The allure of Paris never pulled particularly strong on my heart-strings. I figured it was pleasant and easy to enjoy, but in reality a little fluffed up, and dare I say overrated. The Pumpkin Spice Latte of Europe, if you will. After a six-day getaway, however, I’m happy to report my inclination was wrong and Paris is worth the hype.
It all started earlier this year, when my parents announced they were coming to visit. While I was really excited to show them around the Netherlands, their arrival was also a great excuse for planning an excursion, and with a Parisian photo assignment on the books, the time was right for the City of Light. After a few Dutch-days with the family, JP and I hopped on the high speed Thalys to Paris…
Three hours after departing from Rotterdam, we arrived at Paris Nord, greeted by my parents. We immediately hopped on the metro toward Montmartre - a vibrant, bustling, artsy and touristy district in the northern section the metropolis. Montmartre is home to the landmark Sacré-Cœur, a Roman Catholic Church situated atop one of the largest hills in the city. The district also has a rich artistic history, with icons like Dali, Monet, Picasso, Mondrian and van Gogh having lived or worked there.
Emerging from the metro, I was blown away by the speed, efficiency and volume of the French Subway system. Seeing a map for the first time was intimidating, but after a bit of studying, it is very self-explanatory and easy way to get around (the rumors are true!). The ascent towards Sacré-Cœur was a visual treat. It began with iconic, white buildings lined with ornate balconies and the occasional red door, and as we approached the outskirts, shops and restaurants appeared in ultramarine and light coral colors. Once at the foot of Montmartre, we climbed over 300 steps to Sacré-Cœur (for those of you less than thrilled with a little exercise, there is a funicular). From here, we enjoyed a spectacular view of Paris and seeing the iconic cathedral up close was stunning – be warned, however, it is crowded (and for good reason). At this point we were getting hungry with a hankering for moules frites (mussels and fries) and headed down Rue Norvins to Le Consulat Restaurant, where the waiters were just the right amount of sassy and I tasted what might have been the best beer ever (a blonde that I wish I’d taken note of). Don’t tell anyone, but I also commandeered several packets of herbed mayonnaise because I couldn’t help myself. I’m saving them for the next time we eat fries.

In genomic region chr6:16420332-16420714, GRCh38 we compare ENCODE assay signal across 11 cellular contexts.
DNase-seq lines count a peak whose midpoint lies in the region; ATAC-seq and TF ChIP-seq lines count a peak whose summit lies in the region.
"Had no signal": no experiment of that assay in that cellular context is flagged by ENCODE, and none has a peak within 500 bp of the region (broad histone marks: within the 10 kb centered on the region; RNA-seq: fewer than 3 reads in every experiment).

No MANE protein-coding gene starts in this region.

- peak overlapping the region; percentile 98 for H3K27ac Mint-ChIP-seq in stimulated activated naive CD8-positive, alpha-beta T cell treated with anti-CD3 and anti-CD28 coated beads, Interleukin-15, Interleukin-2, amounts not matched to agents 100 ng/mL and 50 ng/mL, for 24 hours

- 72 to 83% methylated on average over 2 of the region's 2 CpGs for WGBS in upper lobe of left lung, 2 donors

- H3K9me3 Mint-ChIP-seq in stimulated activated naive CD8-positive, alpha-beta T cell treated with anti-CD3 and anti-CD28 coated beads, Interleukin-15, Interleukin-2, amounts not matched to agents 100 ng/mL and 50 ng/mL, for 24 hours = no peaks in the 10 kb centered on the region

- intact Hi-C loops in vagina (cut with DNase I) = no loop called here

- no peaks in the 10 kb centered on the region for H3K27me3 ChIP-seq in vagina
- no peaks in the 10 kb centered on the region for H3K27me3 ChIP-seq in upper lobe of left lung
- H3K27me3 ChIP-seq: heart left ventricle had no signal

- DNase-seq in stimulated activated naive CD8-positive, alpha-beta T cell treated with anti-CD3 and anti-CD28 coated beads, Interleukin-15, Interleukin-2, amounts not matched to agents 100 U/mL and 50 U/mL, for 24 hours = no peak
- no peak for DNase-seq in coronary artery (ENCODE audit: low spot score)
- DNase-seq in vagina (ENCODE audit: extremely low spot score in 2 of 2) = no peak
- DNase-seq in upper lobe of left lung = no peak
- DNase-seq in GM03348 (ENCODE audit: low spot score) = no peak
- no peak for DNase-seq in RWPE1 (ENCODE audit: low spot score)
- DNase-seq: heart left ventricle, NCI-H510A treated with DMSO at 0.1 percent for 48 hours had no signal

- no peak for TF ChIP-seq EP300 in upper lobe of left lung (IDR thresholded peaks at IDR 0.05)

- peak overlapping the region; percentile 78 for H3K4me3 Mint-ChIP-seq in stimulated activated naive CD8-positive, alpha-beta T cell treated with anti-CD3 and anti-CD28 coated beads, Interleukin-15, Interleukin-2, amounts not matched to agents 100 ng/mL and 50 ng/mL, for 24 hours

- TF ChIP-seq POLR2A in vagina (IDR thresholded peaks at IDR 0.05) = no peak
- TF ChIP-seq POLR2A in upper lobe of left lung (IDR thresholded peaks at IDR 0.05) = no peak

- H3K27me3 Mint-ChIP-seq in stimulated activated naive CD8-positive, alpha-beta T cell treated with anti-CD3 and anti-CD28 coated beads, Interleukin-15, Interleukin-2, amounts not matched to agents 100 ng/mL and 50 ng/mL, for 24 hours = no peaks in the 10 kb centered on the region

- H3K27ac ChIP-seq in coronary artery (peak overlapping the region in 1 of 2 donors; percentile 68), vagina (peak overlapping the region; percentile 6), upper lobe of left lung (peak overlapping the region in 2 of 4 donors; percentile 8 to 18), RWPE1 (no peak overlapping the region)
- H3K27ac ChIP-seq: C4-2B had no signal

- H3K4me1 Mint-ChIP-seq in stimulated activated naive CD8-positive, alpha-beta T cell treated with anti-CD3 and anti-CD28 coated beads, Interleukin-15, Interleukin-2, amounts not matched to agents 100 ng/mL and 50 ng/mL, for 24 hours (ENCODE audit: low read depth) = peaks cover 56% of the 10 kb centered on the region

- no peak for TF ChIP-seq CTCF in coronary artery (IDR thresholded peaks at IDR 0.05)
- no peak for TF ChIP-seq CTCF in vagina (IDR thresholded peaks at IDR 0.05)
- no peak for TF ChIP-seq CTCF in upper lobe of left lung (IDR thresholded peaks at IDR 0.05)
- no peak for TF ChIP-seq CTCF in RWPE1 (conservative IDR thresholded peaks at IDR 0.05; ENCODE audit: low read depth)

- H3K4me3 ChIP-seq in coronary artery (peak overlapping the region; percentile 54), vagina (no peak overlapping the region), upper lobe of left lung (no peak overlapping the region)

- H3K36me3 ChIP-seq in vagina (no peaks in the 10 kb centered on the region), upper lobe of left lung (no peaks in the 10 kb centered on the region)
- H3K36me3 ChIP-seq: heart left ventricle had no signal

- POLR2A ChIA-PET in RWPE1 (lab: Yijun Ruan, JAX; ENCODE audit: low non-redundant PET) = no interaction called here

With bright and colorful buildings, lively street vendors, an ocean of tourists and more cafés than would ever be necessary, this 5-minute walk felt like being on the set of a movie (and it apparently has been, many times). I wish we’d had more time here to lost while getting acquainted with the plethora of bakeries and cafés.
As the sun set, we finished off our second round of rosé and beer, our mussels and fries were long gone and it was time to turn in to our villa near Disneyland Paris.
The Villa was our home base for the first three nights. While the terrain is beautiful and the villa offered ultimate relaxation, the location is not incredibly lively – which is quite a contrast to infectious energy of Paris. Having a taste of the culture from day one, after half a day of reading and taking photos, restlessness to explore hit hard so JP and I took a bus from Marne la Vallé-Chessy (the train/bus station for Disneyland Paris). We were both astonished that this hour long bus ride was only €2, which is comparable to the ride from our Villa to the station!
The journey to Provins was gorgeous and a wonderful opportunity to see the French countryside. With fall in full swing, we passed countless patches of deciduous woods at the height of their seasonal glory. Changing leaves aside, the scenery reminded me quite a bit of parts of California – like flatter version of the Temecula or Paso Robles scattered with antiquated cities and homes.
Once we reached Provins, it felt like being on a movie set but in a completely opposite sense of Montmartre. Rather than walking into a situation with bustling vitality and momentum, Provins is like walking into a museum town, as if the town was frozen hundreds of years ago and modern people just adapt to that paradigm. For reference, I’ve had this same feeling visiting Hearst Castle and California Missions (logical, as all three are built around the concept of preservation).
The architecture and land were picturesque. We didn’t have much of a schedule (ie no schedule) so we just wandered around for about three hours stopping to take photos of random neighborhoods and landmarks like Caesar’s Tower and Saint-Quiriace de Provins. We had a light lunch were I experienced my first café diabolo (for those of you who don’t know, I work for a company based on this beverage) – I chose grenadine and it reminded quite a bit of a Shirley Temple. After lunch we were ready to get back to the villa for wine, cheese, prosciutto and baguettes (side note, I’ve never experienced so many alcohol, cheese and jambon (ham) selections as were available our local grocery store). While experiencing the beauty and history of Provins proved to be an enriching, I was sooo excited to get back to Paris the following day.
Tomorrow, in Part Two, I’ll take you all over the city, highlighting some of the major landmarks as wells as a few hidden gems.